• If your client answers 'yes' to this question or other medical questions, be sure that they have received medical clearance to participate in training. Also, do not take their word for it. Be sure you have a copy of their physician release form. Weight loss, strength training, and other physical activity put stress on the body. You do not want to put your client in harm's way by putting them through a program where the exercise level is past what is healthy for their body; which can place you in legal jeopardy.
      • What level of physical exercise or physical activity are you accustomed to?
      • How old are you?
    • It's also important to note that sometimes personal trainers train minors. Any time you train a minor, in addition to a personal training waiver, be sure to also have the minor's parent/guardian sign a consent form. If a trainer were to provide personal training services to a minor without parental consent, even if no injuries occurred, the trainer may face repercussions from the parent or guardian. In the consent form and training waiver, be sure to specify the activity and purpose of the training activities, as well as related tasks involved, such as physical measurements and body fat analysis. Notifying parents that the purpose of these training sessions is to improve their child's physical condition, which may include weight reduction by burning body fat, or improving muscle tone etc., and requires voluntary physical activity.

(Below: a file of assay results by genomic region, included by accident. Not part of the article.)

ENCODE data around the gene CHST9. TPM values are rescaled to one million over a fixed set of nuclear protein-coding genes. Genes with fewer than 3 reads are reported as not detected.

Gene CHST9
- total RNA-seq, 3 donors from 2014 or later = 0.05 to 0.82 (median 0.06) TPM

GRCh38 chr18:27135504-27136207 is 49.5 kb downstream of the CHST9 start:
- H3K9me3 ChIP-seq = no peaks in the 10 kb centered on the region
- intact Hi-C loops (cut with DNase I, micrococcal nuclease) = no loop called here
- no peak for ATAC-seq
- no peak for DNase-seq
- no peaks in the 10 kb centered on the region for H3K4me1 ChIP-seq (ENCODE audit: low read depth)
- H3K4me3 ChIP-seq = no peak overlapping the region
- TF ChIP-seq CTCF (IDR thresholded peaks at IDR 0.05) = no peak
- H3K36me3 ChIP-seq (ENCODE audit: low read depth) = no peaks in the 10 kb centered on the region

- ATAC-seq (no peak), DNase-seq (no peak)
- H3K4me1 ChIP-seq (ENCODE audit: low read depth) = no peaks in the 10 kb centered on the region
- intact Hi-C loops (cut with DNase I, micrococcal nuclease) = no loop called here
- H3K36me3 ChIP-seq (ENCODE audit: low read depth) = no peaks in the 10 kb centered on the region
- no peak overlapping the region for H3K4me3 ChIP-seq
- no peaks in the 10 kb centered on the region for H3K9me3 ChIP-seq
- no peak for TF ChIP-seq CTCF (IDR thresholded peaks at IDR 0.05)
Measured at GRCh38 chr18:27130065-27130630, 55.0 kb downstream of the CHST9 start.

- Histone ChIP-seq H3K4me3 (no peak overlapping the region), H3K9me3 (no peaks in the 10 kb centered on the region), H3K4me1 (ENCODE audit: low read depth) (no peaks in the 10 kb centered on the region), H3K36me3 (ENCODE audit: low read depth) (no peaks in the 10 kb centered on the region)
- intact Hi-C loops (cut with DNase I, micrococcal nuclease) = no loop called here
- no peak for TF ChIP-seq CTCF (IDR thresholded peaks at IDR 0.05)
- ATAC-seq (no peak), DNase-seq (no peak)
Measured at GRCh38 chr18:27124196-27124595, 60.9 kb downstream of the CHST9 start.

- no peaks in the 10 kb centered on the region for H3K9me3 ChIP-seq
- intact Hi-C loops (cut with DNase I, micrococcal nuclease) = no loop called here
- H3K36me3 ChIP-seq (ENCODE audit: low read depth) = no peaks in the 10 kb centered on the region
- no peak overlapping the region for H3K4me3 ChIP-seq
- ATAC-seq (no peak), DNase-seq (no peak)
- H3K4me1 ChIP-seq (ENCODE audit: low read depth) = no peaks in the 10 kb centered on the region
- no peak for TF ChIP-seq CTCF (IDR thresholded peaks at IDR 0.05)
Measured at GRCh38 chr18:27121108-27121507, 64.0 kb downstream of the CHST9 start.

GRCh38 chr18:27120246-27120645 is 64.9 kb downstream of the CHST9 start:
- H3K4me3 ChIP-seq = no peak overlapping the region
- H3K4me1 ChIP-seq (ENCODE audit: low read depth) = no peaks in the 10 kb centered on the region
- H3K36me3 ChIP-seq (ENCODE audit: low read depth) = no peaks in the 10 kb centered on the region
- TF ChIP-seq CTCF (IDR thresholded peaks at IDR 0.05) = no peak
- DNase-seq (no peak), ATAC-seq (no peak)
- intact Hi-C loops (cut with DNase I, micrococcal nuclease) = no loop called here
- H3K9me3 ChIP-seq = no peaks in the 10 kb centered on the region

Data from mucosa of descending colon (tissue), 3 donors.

• It is also always a good idea to have your clients sign an emergency contact form in the event of an emergency, especially if you will be training a minor.
  • Giving Improper Advice: Some trainers voluntarily provide advice to clients to help them better their training results. If you choose to advise clients, make sure you do so in areas you are certified. Some trainers attempt to rehabilitate a client's injury, yet they are, in no way a physical therapist. You should also be sure to always recommend clients consult a doctor before implementing any advice you provide regarding nutrition or medical action.
    • Nutritional advice: do not give nutritional advice unless you are certified to do so. If you are not, it is best to refer a client to a professional, if they request nutritional guidance.
  • Providing services atypical of your profession: This may include, among others, massages or any other service that may be construed as harassment.
  • Training in unsafe conditions
  • Dating Clients or engaging in other inappropriate personal relations

Best States to be a Personal Trainer Based on Liability

June 11, 2018

Study of the 2017 best states to be a personal trainer based on personal training liability risk.


Our team at FormSwift wanted to determine the best states to work as a personal trainer based on liability risk. We used an Amino 2017 Study to determine the most proportionately common physical injury diagnosis in each state. We then weighted the following factors evenly into a total score to create a ranking from best to worst states: How related the most common injury in each state is to personal training, based on an NCBI report documenting the top five personal training injuries, the annual median wage for fitness trainers, the number of fitness trainers employed in the state, median household income, and the chance of an employee filing a lawsuit against a business in the state, based on a 2015 Hiscox study.

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Waiver Forms for Personal Training

Release Of Liability

Sample Waiver Forms for Personal Training


Sample Waiver Forms for Personal Training